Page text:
I saw this post from Stephen Hurley on April 24th. We are not there yet, but he is right to put this out. In the midst of the first truly global crisis many of us have ever seen it is right to start asking some really hard questions. Are we ready to do this?
This is a hard thing to do. Today I am reading articles in the New York Times where they are doing a great job of creating a record of some of the nightmares that are happening in the United Staes right now.
Gladys Vega, a longtime community activist, helped a man who had been banished to a freezing, unfinished dirt basement, where he was riding out the illness on a piece of cardboard. Another man had been sent to sleep on a porch, despite temperatures that still dropped below freezing at night.
“People are being treated as if they have leprosy,” said Ms. Vega, executive director of the Chelsea Collaborative.
New York Times Sunday, April 26th, 2020 – In a Crowded City, Leaders Struggle to Separate the Sick From the Well
This is what we need to be doing right now. We need to read the stories. We can’t become too isolated. Our social infrastructure is so broken that those who live in poverty, those without what should be the necessary resources are dying terrible deaths.
While the situation here in Canada is better, at least for now, medical workers are doing incredibly heroic service in a system that was already at over 100% capacity before the crisis hit. It is a marvel that they are able to do this. We can’t ever forget this.
We are scrambling in other areas as well. As many post pictures of their latest bread creation, teachers are struggling to connect to students who, in many cases, do not have the resources to learn from home. How many educators are spending sleepless nights worrying about their students?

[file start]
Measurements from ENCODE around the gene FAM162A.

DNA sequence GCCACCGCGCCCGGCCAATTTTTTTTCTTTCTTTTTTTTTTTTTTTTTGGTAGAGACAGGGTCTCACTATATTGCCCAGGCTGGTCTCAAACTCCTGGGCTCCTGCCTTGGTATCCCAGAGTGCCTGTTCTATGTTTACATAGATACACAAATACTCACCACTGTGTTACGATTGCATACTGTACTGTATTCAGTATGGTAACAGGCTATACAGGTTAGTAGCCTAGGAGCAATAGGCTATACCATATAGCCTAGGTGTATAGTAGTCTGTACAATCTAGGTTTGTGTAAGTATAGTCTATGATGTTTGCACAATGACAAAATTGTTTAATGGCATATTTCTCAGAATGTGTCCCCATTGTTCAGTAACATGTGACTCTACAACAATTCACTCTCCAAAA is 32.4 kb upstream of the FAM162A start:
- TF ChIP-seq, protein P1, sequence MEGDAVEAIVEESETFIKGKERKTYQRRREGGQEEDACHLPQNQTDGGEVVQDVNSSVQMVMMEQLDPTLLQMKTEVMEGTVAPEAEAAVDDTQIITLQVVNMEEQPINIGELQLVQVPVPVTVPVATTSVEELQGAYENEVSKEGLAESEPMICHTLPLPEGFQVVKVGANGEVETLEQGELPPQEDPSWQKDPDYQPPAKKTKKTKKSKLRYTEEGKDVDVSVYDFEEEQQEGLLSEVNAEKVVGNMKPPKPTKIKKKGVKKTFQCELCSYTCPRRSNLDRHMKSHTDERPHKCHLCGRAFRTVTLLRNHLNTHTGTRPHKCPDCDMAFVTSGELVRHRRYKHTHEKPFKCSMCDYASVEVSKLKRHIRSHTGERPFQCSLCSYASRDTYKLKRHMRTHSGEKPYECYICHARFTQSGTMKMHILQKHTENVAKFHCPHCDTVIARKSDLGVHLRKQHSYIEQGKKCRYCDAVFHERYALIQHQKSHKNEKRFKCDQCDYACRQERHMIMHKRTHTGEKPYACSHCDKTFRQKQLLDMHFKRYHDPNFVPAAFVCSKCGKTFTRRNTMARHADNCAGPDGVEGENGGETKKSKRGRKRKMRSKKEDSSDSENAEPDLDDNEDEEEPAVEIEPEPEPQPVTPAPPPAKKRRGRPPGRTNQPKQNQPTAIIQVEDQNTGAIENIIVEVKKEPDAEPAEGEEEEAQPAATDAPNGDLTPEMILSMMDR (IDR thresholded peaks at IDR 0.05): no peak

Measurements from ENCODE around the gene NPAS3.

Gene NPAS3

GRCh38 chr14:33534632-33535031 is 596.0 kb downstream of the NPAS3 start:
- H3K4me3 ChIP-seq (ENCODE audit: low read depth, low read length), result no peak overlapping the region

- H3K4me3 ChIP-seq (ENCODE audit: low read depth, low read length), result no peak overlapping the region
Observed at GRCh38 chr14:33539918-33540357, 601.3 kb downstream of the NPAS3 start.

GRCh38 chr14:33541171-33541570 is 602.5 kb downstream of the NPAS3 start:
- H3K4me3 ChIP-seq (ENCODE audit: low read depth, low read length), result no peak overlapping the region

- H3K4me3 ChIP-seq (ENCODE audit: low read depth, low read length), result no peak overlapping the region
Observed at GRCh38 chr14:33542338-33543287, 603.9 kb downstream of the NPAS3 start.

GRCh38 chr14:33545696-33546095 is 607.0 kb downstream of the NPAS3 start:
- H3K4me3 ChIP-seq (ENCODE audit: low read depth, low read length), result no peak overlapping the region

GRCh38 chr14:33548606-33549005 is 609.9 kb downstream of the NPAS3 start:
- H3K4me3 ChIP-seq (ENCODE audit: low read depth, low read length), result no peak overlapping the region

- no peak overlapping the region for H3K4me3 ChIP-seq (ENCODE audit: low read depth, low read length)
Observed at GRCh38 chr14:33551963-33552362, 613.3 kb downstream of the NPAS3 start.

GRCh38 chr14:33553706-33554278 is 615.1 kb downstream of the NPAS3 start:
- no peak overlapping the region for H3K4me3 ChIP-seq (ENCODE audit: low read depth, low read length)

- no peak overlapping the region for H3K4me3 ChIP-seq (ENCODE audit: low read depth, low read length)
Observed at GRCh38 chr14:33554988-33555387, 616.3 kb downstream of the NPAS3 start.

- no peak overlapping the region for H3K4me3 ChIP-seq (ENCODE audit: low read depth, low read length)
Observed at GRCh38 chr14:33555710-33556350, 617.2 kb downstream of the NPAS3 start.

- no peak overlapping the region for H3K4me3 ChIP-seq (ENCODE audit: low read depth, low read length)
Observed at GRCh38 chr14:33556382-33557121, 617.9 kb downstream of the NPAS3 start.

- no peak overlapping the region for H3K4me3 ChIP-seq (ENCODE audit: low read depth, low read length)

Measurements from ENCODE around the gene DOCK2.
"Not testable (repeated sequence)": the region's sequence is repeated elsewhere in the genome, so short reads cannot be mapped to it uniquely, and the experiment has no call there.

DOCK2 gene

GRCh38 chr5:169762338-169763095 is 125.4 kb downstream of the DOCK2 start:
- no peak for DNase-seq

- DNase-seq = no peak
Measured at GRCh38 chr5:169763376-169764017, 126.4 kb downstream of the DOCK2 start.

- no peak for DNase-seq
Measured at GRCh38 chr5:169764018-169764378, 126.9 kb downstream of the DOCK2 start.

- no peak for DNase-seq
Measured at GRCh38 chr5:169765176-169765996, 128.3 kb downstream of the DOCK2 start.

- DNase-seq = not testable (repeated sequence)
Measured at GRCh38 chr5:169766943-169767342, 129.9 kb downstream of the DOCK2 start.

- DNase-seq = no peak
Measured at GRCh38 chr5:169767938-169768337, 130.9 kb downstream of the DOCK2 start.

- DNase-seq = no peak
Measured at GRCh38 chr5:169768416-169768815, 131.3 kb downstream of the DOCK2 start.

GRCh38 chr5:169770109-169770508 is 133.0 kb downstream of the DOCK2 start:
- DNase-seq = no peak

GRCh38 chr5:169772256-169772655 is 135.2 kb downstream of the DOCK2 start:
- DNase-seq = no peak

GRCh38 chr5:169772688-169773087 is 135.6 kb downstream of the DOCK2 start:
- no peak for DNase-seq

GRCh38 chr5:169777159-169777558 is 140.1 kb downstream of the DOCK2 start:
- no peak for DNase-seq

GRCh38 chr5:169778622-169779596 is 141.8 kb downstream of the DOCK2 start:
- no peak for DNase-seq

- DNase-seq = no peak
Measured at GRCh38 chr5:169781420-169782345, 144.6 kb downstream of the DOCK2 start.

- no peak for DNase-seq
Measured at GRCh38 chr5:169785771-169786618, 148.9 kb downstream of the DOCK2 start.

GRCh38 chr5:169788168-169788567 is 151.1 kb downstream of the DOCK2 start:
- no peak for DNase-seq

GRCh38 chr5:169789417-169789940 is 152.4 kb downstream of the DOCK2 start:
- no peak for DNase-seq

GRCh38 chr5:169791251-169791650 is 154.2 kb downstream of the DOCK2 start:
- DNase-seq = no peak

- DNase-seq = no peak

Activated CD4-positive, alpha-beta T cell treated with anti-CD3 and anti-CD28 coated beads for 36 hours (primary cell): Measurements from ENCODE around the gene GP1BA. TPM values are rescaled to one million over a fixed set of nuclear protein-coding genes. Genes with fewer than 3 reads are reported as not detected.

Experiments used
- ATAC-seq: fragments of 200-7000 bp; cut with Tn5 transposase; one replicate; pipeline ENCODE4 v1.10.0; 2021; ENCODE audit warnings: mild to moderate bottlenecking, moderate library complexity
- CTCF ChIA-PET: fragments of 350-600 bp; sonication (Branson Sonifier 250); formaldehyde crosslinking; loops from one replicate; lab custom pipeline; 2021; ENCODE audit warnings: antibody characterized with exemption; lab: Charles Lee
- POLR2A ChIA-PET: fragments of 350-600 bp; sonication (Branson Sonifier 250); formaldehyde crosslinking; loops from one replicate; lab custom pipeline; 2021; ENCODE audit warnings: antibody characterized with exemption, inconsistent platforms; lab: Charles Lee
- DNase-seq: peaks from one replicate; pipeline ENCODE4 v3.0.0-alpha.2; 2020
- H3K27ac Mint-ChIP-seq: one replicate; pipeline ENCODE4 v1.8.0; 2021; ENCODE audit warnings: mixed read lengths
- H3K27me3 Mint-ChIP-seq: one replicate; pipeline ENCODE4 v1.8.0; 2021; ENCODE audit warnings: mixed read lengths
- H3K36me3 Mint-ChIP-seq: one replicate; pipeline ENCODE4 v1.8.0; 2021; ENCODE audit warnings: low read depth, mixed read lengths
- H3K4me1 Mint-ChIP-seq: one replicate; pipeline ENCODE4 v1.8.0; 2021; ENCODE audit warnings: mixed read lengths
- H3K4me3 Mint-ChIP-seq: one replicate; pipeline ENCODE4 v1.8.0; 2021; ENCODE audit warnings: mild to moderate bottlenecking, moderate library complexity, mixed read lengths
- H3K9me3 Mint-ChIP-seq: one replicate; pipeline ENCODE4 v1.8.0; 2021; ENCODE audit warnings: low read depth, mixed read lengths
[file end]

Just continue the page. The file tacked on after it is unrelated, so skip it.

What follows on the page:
While we have known for years that hard to serve communities needed to have computers and internet services to effectively link to their schools we did nothing about this. We didn’t provide computers for home use, we didn’t think that was something that schools were supposed to do. We were woefully underprepared for a crisis like this.
Those with the resources can surf through a crisis like this. Those without are suffering in silence.
So how do we start asking the hard questions?
Do we really ever look at how we distribute our resources in a rich country like Canada? Are we willing to be really critical about the level of health care services that we make available to every person here in this country? Are we really willing to offer excellent support, the support that is needed in low-income communities? Do we really want to support those who do not have a voice in our communities?
It is too easy to condemn our neighbours to the south. We love to congratulate ourselves saying that things are so much better here. Is this true?
Is a vital social infrastructure really our first priority? When we see the gaps what do we do? Where do we put our resources? Why do we allow so much inequality to exist?
These are the questions I would like to put out there now. After the Second World War, the world really changed in significant ways. We started to realize the importance of new institutions like the United Nations, and the importance of seeing ourselves as global citizens. Poverty and ignorance caused the war so we had to find ways to combat these evils.
Our world changed. Will it change now? Or, will we just go back to Major League Baseball and let all this slide?
The death toll is already staggering. Just as after the war, we need to mourn the terrible loss, but we need to do so much more. Can we make the incredible effort once again to really change how we all live and how we look after our most vulnerable?
I am a cynic. I don’t know if we really learn from a crisis. I think people just want to make sure they can get their hair cut again. I don’t see the big questions being asked.
I really hope I am wrong, but can we actually make the incredible changes that need to be undertaken?
I would love to be wrong on this one.